Michael Jinkins's formative moments
I remember a conversation my mother and I had one day after worship in the small rural church in which I grew up and where she and my dad are active members to this day. The preacher had preached on the passage "Sufficient unto the day is the evil thereof" (Matt. 6:34), a text that in its evangelical simplicity and Elizabethan beauty was utterly indecipherable for a small child. I knew it must be important. It was in red in my Bible.
On the way to the car, I asked my mother what it meant. "Hmmm, I guess it means that Jesus doesn't want us to worry about the future," she said. "There's enough for us to worry about today."
That was a lesson my mother, a child of the Great Depression, knew by heart. She then invited me to read the passage with her in the context of the whole text, and gradually the meaning came into focus for me.
What has stayed with me from that conversation was the natural way my mother talked about theological matters. Or, perhaps more, it was the way in which my mother bridged the mundane and the theological seamlessly.
Of all the talks I had with my mother as a child, this one has stuck with me for 50 years—and not least the precise phrasing of that passage from Matthew's Gospel. A contemporary educational researcher could explain to us why it is that something hard to read stays with us better and longer than something easily understood. I suspect that at some intuitive level my mother, and maybe the translators of the Authorized Version, and perhaps our Lord, understood this too. We learn best those things that require some unraveling. "Let those who have ears to hear, hear" and all that.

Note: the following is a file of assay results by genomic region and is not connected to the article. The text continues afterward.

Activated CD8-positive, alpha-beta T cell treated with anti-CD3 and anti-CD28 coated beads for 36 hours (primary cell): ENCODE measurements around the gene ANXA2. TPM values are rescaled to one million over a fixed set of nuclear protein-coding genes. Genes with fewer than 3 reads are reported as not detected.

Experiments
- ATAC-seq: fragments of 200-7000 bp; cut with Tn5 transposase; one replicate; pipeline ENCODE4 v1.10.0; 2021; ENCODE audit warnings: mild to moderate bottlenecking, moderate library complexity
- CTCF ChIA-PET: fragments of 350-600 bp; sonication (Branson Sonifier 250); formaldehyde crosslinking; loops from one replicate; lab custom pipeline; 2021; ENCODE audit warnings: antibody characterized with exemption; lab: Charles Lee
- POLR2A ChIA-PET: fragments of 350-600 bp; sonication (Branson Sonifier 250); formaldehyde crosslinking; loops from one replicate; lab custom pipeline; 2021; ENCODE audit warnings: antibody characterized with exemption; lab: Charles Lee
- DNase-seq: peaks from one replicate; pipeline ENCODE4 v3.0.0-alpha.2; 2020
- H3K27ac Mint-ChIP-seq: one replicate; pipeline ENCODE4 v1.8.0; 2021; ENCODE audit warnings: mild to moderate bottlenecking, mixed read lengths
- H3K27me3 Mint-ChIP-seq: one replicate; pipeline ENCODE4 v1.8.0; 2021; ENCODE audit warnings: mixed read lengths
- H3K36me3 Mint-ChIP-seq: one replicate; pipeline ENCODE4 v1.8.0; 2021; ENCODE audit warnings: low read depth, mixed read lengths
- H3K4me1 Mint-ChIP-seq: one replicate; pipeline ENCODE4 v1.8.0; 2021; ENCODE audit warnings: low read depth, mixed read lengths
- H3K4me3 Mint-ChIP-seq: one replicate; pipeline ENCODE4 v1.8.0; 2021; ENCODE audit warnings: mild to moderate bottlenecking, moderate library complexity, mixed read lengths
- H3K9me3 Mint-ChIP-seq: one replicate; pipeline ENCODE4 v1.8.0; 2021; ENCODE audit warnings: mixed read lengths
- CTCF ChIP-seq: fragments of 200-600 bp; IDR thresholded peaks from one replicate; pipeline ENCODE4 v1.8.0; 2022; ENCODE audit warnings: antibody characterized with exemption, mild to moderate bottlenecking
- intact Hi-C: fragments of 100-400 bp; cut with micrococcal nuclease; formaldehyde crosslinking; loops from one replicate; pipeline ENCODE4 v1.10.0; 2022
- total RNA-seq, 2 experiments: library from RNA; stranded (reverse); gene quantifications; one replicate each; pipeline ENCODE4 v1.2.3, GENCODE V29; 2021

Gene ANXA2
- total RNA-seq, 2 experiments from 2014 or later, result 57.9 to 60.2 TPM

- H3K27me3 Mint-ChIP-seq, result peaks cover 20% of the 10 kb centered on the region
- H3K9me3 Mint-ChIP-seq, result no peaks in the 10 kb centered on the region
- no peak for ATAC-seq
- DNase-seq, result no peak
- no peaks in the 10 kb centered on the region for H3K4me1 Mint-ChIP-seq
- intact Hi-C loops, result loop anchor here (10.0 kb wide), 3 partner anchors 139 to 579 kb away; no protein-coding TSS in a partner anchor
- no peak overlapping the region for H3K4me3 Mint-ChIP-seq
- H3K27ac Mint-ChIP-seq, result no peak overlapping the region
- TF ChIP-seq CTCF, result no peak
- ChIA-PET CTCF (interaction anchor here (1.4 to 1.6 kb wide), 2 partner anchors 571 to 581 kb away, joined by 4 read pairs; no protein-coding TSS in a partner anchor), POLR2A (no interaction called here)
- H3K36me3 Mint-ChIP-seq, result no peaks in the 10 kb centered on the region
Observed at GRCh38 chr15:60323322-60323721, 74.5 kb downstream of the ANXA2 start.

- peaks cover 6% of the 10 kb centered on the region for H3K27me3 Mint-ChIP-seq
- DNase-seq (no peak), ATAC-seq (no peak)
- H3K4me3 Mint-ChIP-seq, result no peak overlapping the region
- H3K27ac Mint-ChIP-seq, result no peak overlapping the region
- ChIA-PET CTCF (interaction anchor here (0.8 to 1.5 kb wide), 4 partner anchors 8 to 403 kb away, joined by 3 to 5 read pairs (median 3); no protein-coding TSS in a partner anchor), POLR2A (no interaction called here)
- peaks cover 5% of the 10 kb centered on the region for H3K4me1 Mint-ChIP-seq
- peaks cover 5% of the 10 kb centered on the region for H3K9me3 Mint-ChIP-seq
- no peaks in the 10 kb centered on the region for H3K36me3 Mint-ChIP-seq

The longer I spend at the graduate level of theological education the more convinced I am that primary theological education is best done when it invites us into the project of deciphering, unraveling, interpreting, figuring things out. My mother probably had no idea how important it was that day that she took the time to read that text with me. She certainly had no idea how important it was to start her lesson with, "Hmmm, I guess . . . ." But 50 years later, it's what I do with students on a pretty regular basis.
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